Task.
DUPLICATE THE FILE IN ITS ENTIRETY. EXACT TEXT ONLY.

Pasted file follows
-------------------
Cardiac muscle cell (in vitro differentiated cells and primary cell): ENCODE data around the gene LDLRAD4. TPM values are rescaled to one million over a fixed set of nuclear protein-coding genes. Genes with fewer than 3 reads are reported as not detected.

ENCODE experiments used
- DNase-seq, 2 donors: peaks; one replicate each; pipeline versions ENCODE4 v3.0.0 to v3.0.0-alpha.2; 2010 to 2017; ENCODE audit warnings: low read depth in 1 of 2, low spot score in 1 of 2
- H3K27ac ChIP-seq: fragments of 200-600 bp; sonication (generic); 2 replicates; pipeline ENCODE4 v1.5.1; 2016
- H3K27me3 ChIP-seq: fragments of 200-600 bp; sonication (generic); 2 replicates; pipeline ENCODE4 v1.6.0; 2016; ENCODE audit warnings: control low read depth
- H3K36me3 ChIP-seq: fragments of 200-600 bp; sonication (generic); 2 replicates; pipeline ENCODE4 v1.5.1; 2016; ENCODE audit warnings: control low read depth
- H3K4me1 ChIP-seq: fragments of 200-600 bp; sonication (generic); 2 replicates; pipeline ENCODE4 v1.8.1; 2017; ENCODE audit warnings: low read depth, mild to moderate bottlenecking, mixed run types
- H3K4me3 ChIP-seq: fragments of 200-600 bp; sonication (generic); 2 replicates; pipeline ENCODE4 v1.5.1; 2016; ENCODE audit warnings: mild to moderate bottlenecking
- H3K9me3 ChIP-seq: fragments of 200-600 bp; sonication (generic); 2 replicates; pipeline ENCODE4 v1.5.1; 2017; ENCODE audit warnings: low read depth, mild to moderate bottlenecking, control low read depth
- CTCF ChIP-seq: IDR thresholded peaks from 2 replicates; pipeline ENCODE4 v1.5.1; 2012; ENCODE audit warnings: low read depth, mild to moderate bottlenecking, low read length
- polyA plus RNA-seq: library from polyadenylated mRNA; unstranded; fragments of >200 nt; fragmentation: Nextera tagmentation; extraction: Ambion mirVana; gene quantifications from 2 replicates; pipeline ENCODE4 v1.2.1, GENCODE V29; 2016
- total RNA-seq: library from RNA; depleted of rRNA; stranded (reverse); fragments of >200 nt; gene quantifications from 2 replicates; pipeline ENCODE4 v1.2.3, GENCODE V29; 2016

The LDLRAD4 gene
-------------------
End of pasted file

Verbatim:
Cardiac muscle cell (in vitro differentiated cells and primary cell): ENCODE data around the gene LDLRAD4. TPM values are rescaled to one million over a fixed set of nuclear protein-coding genes. Genes with fewer than 3 reads are reported as not detected.

ENCODE experiments used
- DNase-seq, 2 donors: peaks; one replicate each; pipeline versions ENCODE4 v3.0.0 to v3.0.0-alpha.2; 2010 to 2017; ENCODE audit warnings: low read depth in 1 of 2, low spot score in 1 of 2
- H3K27ac ChIP-seq: fragments of 200-600 bp; sonication (generic); 2 replicates; pipeline ENCODE4 v1.5.1; 2016
- H3K27me3 ChIP-seq: fragments of 200-600 bp; sonication (generic); 2 replicates; pipeline ENCODE4 v1.6.0; 2016; ENCODE audit warnings: control low read depth
- H3K36me3 ChIP-seq: fragments of 200-600 bp; sonication (generic); 2 replicates; pipeline ENCODE4 v1.5.1; 2016; ENCODE audit warnings: control low read depth
- H3K4me1 ChIP-seq: fragments of 200-600 bp; sonication (generic); 2 replicates; pipeline ENCODE4 v1.8.1; 2017; ENCODE audit warnings: low read depth, mild to moderate bottlenecking, mixed run types
- H3K4me3 ChIP-seq: fragments of 200-600 bp; sonication (generic); 2 replicates; pipeline ENCODE4 v1.5.1; 2016; ENCODE audit warnings: mild to moderate bottlenecking
- H3K9me3 ChIP-seq: fragments of 200-600 bp; sonication (generic); 2 replicates; pipeline ENCODE4 v1.5.1; 2017; ENCODE audit warnings: low read depth, mild to moderate bottlenecking, control low read depth
- CTCF ChIP-seq: IDR thresholded peaks from 2 replicates; pipeline ENCODE4 v1.5.1; 2012; ENCODE audit warnings: low read depth, mild to moderate bottlenecking, low read length
- polyA plus RNA-seq: library from polyadenylated mRNA; unstranded; fragments of >200 nt; fragmentation: Nextera tagmentation; extraction: Ambion mirVana; gene quantifications from 2 replicates; pipeline ENCODE4 v1.2.1, GENCODE V29; 2016
- total RNA-seq: library from RNA; depleted of rRNA; stranded (reverse); fragments of >200 nt; gene quantifications from 2 replicates; pipeline ENCODE4 v1.2.3, GENCODE V29; 2016

The LDLRAD4 gene